What's it like to slowly go blind?
Or, how do we make peace with the things we can't control?
It’s Friday, which means we have a new episode for you. This one is called What's it like to slowly go blind?
Our guest, Andrew Leland, is a writer and podcaster who has been slowly losing his vision for decades. He’s written a wonderful book about it called The Country of the Blind. Andrew has a disease called Retinitis Pigmentosa where he loses vision from the outside in. Every year since he was a teenager, he’s had a little less peripheral vision and a little less night vision.
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I was interested in this conversation for a couple reasons. One is that I’m curious about blind people’s experience of the internet, but also – I wanted to talk to him because I have an enduring interest in how people survive anxiety.
I have a lot of it. In my own mind I struggle with this idiotic passenger, who is always afraid something bad is about to happen, and wants to ask about it all the time. This passenger has nothing interesting to say, and never predicts the actual calamity down the road. I don’t like him much, but I try to have compassion for him, seeing no alternative.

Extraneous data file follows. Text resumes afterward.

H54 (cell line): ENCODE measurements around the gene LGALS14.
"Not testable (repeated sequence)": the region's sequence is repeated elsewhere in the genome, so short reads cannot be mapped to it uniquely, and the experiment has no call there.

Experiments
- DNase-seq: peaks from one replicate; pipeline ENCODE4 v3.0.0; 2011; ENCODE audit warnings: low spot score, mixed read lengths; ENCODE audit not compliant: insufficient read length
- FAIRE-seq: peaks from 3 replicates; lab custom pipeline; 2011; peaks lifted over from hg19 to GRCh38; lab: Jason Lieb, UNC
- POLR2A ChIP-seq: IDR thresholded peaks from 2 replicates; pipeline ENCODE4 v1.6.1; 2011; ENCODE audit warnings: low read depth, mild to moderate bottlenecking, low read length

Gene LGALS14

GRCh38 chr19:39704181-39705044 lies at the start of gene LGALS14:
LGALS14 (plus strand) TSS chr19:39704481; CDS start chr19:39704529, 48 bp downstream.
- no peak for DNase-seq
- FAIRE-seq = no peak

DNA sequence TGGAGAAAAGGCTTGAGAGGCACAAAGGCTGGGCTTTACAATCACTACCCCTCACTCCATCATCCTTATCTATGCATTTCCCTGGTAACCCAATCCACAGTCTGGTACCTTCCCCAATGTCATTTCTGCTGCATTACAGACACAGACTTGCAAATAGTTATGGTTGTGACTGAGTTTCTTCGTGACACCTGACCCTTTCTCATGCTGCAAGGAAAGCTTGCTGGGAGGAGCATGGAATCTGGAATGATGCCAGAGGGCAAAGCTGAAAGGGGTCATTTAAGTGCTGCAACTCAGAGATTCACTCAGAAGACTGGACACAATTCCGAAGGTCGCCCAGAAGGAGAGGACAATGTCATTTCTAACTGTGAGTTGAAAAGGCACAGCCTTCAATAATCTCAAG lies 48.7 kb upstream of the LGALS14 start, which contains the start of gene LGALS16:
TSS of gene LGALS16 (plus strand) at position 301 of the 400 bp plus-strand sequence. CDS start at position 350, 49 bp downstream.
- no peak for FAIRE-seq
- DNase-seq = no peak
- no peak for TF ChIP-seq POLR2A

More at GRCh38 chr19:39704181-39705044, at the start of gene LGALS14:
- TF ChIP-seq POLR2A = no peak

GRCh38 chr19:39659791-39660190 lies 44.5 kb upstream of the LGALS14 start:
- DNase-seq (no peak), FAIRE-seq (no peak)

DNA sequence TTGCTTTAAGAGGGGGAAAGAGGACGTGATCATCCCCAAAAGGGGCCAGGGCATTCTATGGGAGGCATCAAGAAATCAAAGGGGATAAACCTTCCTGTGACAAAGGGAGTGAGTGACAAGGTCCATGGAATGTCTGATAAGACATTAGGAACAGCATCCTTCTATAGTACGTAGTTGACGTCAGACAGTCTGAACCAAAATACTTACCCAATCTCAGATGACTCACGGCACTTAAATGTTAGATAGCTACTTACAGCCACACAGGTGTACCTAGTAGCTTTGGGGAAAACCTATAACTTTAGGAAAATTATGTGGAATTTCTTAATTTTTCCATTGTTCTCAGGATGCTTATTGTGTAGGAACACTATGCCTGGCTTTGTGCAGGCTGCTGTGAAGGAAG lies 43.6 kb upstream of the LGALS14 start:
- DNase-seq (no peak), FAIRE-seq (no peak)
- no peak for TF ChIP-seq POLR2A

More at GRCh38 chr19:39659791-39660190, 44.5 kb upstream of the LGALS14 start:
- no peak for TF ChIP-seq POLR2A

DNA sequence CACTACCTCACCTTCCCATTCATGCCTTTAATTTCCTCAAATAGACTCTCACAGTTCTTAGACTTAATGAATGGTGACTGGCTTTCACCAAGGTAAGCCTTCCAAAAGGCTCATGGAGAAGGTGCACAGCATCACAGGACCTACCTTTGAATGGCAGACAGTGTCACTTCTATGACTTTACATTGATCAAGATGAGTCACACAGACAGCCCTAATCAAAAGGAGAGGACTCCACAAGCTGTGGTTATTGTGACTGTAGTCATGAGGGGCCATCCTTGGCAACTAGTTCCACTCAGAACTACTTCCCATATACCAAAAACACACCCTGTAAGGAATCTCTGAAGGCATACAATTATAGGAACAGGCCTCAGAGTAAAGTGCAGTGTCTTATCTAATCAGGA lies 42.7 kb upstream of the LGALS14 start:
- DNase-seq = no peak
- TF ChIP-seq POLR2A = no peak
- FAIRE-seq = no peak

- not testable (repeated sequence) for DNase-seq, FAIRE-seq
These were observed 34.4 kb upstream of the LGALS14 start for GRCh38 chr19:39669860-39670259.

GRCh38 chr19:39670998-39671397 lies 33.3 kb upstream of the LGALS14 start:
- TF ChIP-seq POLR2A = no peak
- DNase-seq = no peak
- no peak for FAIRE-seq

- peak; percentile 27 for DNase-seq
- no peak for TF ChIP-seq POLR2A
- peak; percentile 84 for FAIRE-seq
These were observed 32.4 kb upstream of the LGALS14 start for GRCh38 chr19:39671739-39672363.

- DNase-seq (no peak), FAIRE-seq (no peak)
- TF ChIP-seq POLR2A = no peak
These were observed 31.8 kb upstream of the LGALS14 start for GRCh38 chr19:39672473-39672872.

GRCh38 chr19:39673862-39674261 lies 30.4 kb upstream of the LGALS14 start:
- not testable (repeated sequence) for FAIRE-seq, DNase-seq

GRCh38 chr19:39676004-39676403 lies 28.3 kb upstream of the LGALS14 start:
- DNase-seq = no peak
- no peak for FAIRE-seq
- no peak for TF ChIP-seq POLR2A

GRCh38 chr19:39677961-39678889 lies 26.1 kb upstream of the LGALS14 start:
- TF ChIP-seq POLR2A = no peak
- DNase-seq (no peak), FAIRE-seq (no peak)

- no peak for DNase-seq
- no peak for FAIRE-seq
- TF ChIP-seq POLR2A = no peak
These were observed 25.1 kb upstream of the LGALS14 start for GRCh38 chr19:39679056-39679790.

I know a lot of people struggle with some version of this problem, if not for their whole lives, then at least for those periods in their lives when something has happened to upset their sense of safety. So, this one’s for anxious people.
I hope you get what I got out of it.
A note about this episode
As I’m fond of saying, we’re figuring out what this show is while we make it. A lot of the episodes represent us testing out some little editorial idea for ourselves, to see what we think about it.
With this episode, we were testing a kind of editorial restraint. We were trying to honor this quality I really liked in Andrew Leland’s book. He just has a way of writing about disability that is restrained in a way I really appreciate. We wanted to make an episode that would echo that feeling, so we tried to tell the story without any writing, except at the end.
It was tricky for me to do that because I think and I process everything through writing. And it’s how, typically, I know how to control the pace of a story. But I like how this turned out. It feels different, to me, than what I’ve done before. But we’ll see what you guys think. A show is a thing you make with your listeners, not just for them.
Oh, also! We tried something else different with this episode. We asked our genius sound designer and engineer, Armen Bazarian, to compose a piece of music that would tell its own story, in the gaps of the conversation where we normally would have had writing. We asked him for a composition that would “start blurry and resolve into clarity.” What does that even mean? Armen figured it out, God bless him. We hope you like it.
If you want to hear the full composition, it lives here.
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Okay, that’s it for us this week, see you next Friday.
PS. One of my favorite email newsletters, The Small Bow, just joined Substack. It’s written by AJ Daulerio. It’s about recovery and sobriety, but a lot more than that. You don’t need to be sober or want to be sober to get a lot out of it. Anyway, please go say hi to AJ!